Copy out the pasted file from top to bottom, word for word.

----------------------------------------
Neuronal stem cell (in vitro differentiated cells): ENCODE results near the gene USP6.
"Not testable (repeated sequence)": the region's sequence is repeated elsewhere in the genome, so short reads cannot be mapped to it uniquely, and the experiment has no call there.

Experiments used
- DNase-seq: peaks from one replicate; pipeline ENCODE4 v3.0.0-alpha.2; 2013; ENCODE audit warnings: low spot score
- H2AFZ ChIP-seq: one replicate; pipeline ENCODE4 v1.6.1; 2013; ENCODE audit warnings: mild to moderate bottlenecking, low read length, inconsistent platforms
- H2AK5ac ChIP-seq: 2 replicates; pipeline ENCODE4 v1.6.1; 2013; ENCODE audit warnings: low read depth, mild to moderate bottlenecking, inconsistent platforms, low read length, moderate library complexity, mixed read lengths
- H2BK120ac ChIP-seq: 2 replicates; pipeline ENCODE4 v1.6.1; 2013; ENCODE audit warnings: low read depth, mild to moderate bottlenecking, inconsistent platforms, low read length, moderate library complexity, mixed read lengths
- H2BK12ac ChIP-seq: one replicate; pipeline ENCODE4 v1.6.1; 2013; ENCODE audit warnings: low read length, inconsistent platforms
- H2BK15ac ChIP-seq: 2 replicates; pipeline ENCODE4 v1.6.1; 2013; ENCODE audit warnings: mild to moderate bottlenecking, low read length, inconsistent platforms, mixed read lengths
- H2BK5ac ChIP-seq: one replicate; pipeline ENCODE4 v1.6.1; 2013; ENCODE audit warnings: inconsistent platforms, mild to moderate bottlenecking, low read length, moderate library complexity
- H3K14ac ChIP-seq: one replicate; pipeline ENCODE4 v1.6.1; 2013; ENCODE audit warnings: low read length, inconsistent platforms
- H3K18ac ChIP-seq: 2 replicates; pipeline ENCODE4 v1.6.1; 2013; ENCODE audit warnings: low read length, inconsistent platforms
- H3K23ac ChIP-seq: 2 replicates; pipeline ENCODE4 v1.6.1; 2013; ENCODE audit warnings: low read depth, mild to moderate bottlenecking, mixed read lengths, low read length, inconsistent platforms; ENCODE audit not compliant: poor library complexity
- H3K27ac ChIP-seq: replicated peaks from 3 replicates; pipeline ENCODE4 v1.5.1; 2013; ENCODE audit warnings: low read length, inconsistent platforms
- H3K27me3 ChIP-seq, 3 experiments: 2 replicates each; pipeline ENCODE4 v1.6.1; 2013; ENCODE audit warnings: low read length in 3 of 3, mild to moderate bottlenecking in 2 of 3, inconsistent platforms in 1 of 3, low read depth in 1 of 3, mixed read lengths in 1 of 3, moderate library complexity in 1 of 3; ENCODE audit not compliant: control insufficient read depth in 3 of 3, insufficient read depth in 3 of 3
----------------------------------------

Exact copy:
Neuronal stem cell (in vitro differentiated cells): ENCODE results near the gene USP6.
"Not testable (repeated sequence)": the region's sequence is repeated elsewhere in the genome, so short reads cannot be mapped to it uniquely, and the experiment has no call there.

Experiments used
- DNase-seq: peaks from one replicate; pipeline ENCODE4 v3.0.0-alpha.2; 2013; ENCODE audit warnings: low spot score
- H2AFZ ChIP-seq: one replicate; pipeline ENCODE4 v1.6.1; 2013; ENCODE audit warnings: mild to moderate bottlenecking, low read length, inconsistent platforms
- H2AK5ac ChIP-seq: 2 replicates; pipeline ENCODE4 v1.6.1; 2013; ENCODE audit warnings: low read depth, mild to moderate bottlenecking, inconsistent platforms, low read length, moderate library complexity, mixed read lengths
- H2BK120ac ChIP-seq: 2 replicates; pipeline ENCODE4 v1.6.1; 2013; ENCODE audit warnings: low read depth, mild to moderate bottlenecking, inconsistent platforms, low read length, moderate library complexity, mixed read lengths
- H2BK12ac ChIP-seq: one replicate; pipeline ENCODE4 v1.6.1; 2013; ENCODE audit warnings: low read length, inconsistent platforms
- H2BK15ac ChIP-seq: 2 replicates; pipeline ENCODE4 v1.6.1; 2013; ENCODE audit warnings: mild to moderate bottlenecking, low read length, inconsistent platforms, mixed read lengths
- H2BK5ac ChIP-seq: one replicate; pipeline ENCODE4 v1.6.1; 2013; ENCODE audit warnings: inconsistent platforms, mild to moderate bottlenecking, low read length, moderate library complexity
- H3K14ac ChIP-seq: one replicate; pipeline ENCODE4 v1.6.1; 2013; ENCODE audit warnings: low read length, inconsistent platforms
- H3K18ac ChIP-seq: 2 replicates; pipeline ENCODE4 v1.6.1; 2013; ENCODE audit warnings: low read length, inconsistent platforms
- H3K23ac ChIP-seq: 2 replicates; pipeline ENCODE4 v1.6.1; 2013; ENCODE audit warnings: low read depth, mild to moderate bottlenecking, mixed read lengths, low read length, inconsistent platforms; ENCODE audit not compliant: poor library complexity
- H3K27ac ChIP-seq: replicated peaks from 3 replicates; pipeline ENCODE4 v1.5.1; 2013; ENCODE audit warnings: low read length, inconsistent platforms
- H3K27me3 ChIP-seq, 3 experiments: 2 replicates each; pipeline ENCODE4 v1.6.1; 2013; ENCODE audit warnings: low read length in 3 of 3, mild to moderate bottlenecking in 2 of 3, inconsistent platforms in 1 of 3, low read depth in 1 of 3, mixed read lengths in 1 of 3, moderate library complexity in 1 of 3; ENCODE audit not compliant: control insufficient read depth in 3 of 3, insufficient read depth in 3 of 3